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Rebecca Carroll: “Surviving the White Gaze” & Transracial Adoption | The Daily Social Distancing Show

Posted in Autobiography, Identity Development/Psychology, Interviews, Media Archive, United States, Videos, Women on 2021-04-18 17:50Z by Steven

Rebecca Carroll: “Surviving the White Gaze” & Transracial Adoption | The Daily Social Distancing Show

The Daily Show with Trevor Noah
2021-03-17

Rebecca Carroll discusses her new memoir that examines transracial adoption and forging her own Black identity.

Watch the video here.

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Mixed/Other: Explorations of Multiraciality in Modern Britain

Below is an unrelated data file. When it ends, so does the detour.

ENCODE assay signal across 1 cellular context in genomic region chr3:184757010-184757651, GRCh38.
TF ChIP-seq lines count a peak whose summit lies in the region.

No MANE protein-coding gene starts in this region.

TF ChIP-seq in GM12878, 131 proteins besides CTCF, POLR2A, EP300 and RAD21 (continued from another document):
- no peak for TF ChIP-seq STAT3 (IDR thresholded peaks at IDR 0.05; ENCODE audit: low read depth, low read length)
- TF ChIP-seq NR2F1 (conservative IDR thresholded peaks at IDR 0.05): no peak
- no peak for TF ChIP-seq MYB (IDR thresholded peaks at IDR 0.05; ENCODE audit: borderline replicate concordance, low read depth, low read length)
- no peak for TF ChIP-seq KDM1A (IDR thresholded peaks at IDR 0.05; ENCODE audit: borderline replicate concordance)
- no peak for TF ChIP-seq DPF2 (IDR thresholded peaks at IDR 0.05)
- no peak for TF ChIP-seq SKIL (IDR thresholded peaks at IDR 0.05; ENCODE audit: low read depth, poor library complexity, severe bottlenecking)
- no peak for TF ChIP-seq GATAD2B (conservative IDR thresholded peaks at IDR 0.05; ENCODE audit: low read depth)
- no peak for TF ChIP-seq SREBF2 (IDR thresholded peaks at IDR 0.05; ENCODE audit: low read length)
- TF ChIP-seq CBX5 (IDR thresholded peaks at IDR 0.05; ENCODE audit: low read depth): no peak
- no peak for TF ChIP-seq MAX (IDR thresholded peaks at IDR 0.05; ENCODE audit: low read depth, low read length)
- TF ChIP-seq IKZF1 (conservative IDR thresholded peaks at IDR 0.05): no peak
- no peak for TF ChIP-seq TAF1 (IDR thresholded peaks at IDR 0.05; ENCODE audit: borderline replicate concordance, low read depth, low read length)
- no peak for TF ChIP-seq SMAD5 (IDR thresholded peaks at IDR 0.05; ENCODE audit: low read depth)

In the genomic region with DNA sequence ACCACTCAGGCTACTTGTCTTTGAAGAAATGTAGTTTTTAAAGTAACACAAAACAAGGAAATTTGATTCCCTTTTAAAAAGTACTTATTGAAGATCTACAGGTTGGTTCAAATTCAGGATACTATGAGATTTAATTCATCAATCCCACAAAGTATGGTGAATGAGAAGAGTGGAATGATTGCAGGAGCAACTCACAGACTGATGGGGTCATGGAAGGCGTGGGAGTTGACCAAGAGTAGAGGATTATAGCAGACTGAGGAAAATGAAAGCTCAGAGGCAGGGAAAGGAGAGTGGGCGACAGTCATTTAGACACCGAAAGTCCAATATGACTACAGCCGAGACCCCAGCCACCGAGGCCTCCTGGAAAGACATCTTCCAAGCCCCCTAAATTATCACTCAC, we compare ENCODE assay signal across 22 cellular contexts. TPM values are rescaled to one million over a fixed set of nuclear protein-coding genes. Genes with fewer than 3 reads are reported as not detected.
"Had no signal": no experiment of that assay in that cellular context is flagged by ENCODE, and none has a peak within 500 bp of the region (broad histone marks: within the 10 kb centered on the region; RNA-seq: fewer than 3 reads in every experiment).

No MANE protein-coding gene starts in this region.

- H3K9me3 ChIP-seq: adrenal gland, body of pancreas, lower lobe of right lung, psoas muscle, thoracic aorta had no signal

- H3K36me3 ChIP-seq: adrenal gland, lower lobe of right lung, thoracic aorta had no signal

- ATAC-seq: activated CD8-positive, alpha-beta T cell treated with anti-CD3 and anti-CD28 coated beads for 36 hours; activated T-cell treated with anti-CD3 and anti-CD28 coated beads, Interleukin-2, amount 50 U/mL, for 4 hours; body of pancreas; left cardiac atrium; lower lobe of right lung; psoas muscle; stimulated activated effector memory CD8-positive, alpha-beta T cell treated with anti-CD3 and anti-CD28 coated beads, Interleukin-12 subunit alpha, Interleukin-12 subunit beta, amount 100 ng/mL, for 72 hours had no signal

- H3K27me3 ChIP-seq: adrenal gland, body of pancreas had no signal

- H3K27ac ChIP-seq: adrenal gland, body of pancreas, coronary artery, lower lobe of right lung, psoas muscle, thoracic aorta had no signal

Posted in Autobiography, Books, Forthcoming Media, Identity Development/Psychology, Monographs, Passing, Social Science, United Kingdom on 2021-04-03 15:38Z by Steven

Mixed/Other: Explorations of Multiraciality in Modern Britain

Trapeze
2021-04-15
240 pages
eBook ISBN-13: 978140919716
Hardcover ISBN-13: 9781409197140
Audiobook ISBN-13: 9781409197225

Natalie Morris

An exploration of what it means to be mixed race in the UK today.

  • How does it feel when your heritage isn’t listed as an option on an identification form?
  • What is it like to grow up as the only person in your family who looks like you?
  • Where do you belong if you are simultaneously seen as being ‘too much’ of one race and ‘not enough’ of another to fit neatly into society’s expectations?